JACR® March Highlights

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The Impact of Breast Density Reporting Laws on Women’s Awareness of Density-Associated Risks and Conversations Regarding Supplemental Screening With Providers

Sensitivity of mammography is decreased in women with dense breasts, but supplemental screening tools may help counteract this phenomenon. However, many women are unaware of their own breast density, and how it may affect their screening. Many states have implemented legislation requiring notification and education of patients regarding their breast density. Investigators in this study conducted a national survey to assess the impact of these breast density reporting laws. A total of 300 women responded to the survey, and were categorized based on presence and language of their state’s breast density regulations. Results demonstrated that women from states with breast density laws were significantly more likely to have learned their breast density type and, more importantly, discussed the need for supplemental screening with their physicians.

Access to IR Services in Small Hospitals and Rural Communities: An ACR Membership Intercommission Survey

The ACR’s Commission for General, Small, Emergency, and/or Rural Practice and the Commission on IR and Cardiovascular Radiology collaborated to create a survey reviewing staffing, recruitment, and retention of IRs in the United States. Specifically, the survey was intended to evaluate for differences in small hospital and rural communities compared to other practice settings. Over 1,000 radiologists responded to the 22-question survey, which demonstrated a statistical significance in staffing and retention between rural and non-rural practices. The most frequently reported reason for difficulty with IR physician recruitment was that interventionalists “do not want to do diagnostic work.” Lack of complex cases and volume of cases were both cited as contributing to struggles with retention.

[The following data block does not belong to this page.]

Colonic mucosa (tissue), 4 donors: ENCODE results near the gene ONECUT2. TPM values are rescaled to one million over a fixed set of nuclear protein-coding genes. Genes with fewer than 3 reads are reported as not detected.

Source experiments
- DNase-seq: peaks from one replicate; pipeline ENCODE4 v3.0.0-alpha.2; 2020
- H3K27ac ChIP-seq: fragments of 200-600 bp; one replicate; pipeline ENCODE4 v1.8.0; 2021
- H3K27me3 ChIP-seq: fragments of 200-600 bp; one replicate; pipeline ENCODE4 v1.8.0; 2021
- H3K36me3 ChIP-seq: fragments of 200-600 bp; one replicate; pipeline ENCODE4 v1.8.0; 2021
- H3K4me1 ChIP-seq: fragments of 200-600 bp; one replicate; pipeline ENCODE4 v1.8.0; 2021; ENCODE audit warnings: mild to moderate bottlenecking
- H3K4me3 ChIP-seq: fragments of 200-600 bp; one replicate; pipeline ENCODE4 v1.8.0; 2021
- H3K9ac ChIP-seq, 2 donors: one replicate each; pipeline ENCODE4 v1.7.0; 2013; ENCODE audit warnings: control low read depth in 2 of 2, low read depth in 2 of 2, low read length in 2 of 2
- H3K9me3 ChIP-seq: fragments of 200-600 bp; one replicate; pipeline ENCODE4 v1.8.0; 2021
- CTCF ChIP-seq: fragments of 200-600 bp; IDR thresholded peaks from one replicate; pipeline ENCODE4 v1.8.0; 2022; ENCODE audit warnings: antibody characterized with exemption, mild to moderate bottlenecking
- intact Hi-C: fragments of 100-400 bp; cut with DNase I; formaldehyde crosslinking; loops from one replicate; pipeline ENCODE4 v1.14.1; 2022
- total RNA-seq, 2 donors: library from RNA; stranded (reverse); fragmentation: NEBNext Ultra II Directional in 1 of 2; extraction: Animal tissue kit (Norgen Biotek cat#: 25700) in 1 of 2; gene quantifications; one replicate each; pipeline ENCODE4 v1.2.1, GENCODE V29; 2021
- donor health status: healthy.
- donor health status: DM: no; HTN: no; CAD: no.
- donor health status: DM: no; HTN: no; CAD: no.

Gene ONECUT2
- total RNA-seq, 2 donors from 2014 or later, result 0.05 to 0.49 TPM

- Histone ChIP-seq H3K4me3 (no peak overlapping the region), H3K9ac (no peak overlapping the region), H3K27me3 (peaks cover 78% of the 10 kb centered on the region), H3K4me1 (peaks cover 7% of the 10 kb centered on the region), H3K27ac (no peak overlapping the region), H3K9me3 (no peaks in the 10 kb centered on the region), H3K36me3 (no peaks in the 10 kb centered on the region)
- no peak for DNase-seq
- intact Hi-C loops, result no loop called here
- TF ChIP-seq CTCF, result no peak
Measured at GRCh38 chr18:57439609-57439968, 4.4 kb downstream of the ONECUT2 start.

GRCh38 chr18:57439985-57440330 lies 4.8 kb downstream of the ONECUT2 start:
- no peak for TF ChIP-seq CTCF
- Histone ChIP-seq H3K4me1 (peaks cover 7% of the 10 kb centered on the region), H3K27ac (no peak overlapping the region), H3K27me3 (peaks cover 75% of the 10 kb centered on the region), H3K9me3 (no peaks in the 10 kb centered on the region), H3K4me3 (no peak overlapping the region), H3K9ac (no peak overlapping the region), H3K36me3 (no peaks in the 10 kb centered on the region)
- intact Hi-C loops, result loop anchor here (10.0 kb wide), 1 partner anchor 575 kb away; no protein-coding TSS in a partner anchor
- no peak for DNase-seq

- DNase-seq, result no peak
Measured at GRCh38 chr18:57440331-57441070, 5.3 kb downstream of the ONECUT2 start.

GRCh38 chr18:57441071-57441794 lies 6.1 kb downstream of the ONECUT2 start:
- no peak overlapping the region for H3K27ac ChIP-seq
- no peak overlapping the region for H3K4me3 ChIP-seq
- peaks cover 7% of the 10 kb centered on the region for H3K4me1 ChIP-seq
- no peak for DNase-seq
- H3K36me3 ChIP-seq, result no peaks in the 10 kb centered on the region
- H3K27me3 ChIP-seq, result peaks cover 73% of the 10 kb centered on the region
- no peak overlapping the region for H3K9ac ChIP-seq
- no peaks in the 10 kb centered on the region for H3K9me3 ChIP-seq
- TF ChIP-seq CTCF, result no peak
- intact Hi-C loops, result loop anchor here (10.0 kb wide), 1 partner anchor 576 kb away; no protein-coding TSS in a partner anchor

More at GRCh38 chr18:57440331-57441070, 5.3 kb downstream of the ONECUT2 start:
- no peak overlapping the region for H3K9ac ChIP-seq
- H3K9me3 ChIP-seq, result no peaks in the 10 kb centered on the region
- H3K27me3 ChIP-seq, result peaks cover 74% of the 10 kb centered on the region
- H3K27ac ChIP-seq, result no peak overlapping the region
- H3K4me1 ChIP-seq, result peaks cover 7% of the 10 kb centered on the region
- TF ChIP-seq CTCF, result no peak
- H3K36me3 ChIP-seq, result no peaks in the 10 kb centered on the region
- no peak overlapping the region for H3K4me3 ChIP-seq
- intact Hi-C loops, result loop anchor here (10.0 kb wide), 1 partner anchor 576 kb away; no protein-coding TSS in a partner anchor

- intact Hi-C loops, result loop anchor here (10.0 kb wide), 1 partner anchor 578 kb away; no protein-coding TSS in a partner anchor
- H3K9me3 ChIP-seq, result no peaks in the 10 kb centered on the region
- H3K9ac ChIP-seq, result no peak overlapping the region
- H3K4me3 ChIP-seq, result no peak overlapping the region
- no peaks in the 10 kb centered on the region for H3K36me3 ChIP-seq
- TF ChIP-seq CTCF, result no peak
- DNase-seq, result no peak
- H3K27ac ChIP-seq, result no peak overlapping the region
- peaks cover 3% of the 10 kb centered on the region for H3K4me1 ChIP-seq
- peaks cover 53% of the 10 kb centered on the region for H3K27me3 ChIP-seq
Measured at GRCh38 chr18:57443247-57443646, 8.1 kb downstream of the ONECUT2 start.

The Cost-Estimation Department: A Step Toward Cost Transparency in Radiology

Even with recent CMS regulations requiring hospitals to post chargemaster prices online, healthcare prices can be a constant source of confusion for both patients and physicians. Even the concept of price transparency itself can be controversial, particularly if intended only to stimulate price-based competition, as there is the possibility of incentivizing poor quality care. The authors’ institution created a patient cost-estimation department to assist patients facing large out-of-pocket expenses. For the entire year, the department provided 878 cost-estimate counseling sessions, which ultimately led to a 63 percent decrease in the amount of self-pay adjustments. 85 percent of families responded positively to these discussions.

The Role of the FDA in Ensuring the Safety and Efficacy of Artificial Intelligence Software and Devices 

The FDA ensures the safety and efficacy of a wide variety of medical products and technology, including medical devices and instruments. However, as software and AI become more essential to medical devices and services, the FDA has initiated multiple programs to assist in bringing these products to market while ensuring patient safety. These include the Medical Device Development Tools program, to qualify tools medical device sponsors can use while developing and evaluating medical devices. Another program, the National Evaluation System for Health Technology (NEST) is intended to provide robust postmarket surveillance, while fast-tracking products to the market. NEST Coordinating Center has chosen Lung-RADS™ Assist, sponsored by the ACR Data Science Institute™, as one of its early demonstration projects for AI algorithms. An additional program is the Software Precertification Program, designed to evaluate a developer’s capability to respond to real-world performance. For approved developers, this could provide a more efficient premarket pathway for certain applications.

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